The Avalon has been something of a caricature for Toyota since it wafted onto the stage in 1994. The stretched Camry was low on soul, devoid of style and soft of spring. In short, it was the Buick that wouldn’t leave you stranded. Since then Toyota has struggled to divine a mission for their full size sedan, a problem complicated by the re-invigoration of the large sedan market by the American brands. In hopes of resurrecting the Avalon’s sales numbers, which have slid to 25% of their 2000 year shipments, Toyota has injected something hitherto unseen in an Avalon: style. Is it enough?
Before we dive right into the Avalon, it’s important to cover the competition. Back when the Chrysler LHS and Buick Park Avenue roamed the land, the Avalon’s competition was easy to identify. Nearly 20 years later those customers are in a nursing home without a driver’s license and Toyota is looking for new hunting grounds (I can kid because I owned an LHS.) Now we have the moderately successful Chrysler 300, the larger-than-ever Taurus, a new Impala that doesn’t make me want to put my eyes out and a revised Hyundai Azera trying to beat Toyota at their own game.
But wait, I’m forgetting one. The “elephant in the room” that is the Lexus ES 350. You see, the kind of shopper that needs a new car and immediately thinks “Toyota Avalon” is far more likely to cross shop the Lexus ES than the gangsta 300 or the Impala. After spending a week in the ES and the Avalon fraternal twins back-to-back this comparison is even more valid.
Now in its fourth incarnation, the Avalon has finally developed a sense of style. While the “I’m a bigger Camry” look is still going on, Toyotas has managed to inject some creases and curves that made my 33 year old eyes take a second look. It’s not as visually exciting as the Chrysler 300, but Toyota’s styling efforts look better thought out than the Impala’s 11/10ths Cruze grille. Car makers love making their vehicles “instantly identifiable” as a member of their brand. Translation: they make them all look the same.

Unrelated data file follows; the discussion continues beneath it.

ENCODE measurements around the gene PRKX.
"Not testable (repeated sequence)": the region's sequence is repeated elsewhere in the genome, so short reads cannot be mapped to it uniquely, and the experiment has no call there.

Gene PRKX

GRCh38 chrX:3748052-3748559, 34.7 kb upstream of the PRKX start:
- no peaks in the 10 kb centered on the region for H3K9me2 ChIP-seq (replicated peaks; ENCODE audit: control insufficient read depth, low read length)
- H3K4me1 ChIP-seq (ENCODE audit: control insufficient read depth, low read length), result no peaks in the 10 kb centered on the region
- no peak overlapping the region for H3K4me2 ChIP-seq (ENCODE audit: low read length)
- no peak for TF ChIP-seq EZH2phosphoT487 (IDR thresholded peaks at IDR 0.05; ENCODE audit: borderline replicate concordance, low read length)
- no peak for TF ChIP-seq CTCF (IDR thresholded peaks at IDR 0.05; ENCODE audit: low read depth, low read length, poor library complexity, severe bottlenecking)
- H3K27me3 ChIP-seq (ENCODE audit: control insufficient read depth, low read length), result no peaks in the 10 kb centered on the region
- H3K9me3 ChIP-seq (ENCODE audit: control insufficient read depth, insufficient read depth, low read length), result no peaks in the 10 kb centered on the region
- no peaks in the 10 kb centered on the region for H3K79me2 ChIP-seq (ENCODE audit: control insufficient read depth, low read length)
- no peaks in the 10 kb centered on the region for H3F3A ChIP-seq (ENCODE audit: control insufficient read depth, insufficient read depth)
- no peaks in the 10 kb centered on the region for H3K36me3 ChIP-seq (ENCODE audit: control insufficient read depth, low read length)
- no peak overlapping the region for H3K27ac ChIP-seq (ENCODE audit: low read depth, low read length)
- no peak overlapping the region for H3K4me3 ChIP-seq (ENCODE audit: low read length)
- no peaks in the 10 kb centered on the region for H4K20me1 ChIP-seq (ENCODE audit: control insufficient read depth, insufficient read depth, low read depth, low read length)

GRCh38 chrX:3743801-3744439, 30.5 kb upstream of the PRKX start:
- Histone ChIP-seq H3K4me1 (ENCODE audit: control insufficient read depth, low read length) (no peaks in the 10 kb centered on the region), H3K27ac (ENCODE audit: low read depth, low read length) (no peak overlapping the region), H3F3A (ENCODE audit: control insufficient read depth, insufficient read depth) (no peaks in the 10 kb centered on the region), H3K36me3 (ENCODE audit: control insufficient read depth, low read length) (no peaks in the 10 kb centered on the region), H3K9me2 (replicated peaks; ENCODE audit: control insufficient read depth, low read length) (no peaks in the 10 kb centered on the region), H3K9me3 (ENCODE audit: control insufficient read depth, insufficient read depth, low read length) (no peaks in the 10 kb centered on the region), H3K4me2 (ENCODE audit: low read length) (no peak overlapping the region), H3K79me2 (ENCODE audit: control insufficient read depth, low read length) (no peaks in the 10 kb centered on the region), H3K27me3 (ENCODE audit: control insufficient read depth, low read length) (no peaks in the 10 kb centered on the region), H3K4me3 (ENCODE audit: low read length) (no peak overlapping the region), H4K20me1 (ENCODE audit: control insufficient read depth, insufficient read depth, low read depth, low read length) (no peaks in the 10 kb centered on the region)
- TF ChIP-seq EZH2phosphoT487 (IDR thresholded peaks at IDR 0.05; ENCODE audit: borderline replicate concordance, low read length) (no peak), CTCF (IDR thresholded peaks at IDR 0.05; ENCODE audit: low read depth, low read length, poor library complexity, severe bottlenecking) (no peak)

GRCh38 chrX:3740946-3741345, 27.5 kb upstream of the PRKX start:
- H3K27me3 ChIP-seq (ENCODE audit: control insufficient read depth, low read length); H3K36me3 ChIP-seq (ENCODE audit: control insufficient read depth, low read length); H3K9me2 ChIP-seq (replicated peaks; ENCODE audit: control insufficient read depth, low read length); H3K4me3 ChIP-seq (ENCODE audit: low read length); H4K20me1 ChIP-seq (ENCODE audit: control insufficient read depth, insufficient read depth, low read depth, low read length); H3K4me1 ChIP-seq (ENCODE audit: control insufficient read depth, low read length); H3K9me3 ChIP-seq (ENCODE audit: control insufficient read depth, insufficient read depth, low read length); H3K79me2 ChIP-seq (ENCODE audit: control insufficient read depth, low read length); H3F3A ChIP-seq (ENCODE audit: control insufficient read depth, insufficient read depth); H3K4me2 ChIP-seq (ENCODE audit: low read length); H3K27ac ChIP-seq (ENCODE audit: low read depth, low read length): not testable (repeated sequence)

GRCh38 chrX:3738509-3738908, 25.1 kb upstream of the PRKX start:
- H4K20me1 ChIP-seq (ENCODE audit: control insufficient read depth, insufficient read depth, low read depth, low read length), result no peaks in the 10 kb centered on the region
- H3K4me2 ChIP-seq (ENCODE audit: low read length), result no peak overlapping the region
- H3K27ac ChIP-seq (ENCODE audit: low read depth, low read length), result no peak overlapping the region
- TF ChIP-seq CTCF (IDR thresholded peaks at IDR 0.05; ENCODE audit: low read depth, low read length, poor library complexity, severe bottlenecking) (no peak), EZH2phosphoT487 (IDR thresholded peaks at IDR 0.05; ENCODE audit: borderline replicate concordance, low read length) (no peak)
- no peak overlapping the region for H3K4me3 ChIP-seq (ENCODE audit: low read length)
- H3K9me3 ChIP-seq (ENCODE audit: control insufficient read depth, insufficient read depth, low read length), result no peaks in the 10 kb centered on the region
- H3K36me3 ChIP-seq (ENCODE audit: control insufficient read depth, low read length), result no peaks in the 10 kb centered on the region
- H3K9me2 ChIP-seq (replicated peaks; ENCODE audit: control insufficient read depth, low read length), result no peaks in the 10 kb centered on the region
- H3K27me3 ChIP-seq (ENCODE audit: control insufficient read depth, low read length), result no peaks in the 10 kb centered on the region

Thankfully Toyota ditched the Camry “quotation mark” shaped tail lamps for a more elegant rear end treatment. The new rump features more chrome than any other Toyota product, dual exhaust tips and tail lamps that wrap well around the side. The engineers stretched the Avalon’s greenhouse over the trunk to increase the visual length of the car, a trick that worked on me until I looked at the spec sheet. At 195 inches, the Avalon is 6-inches longer than the Camry, but it’s several inches shorter than the Chrysler, Chevy and Ford. Since the ES and Avalon are now twins separated at birth most of the dimensions are common except that the Avalon gets a bigger booty (and more trunk space in the process) and (oddly enough) has a lower ride height making it visually more aggressive.
Music by Kevin MacLeod
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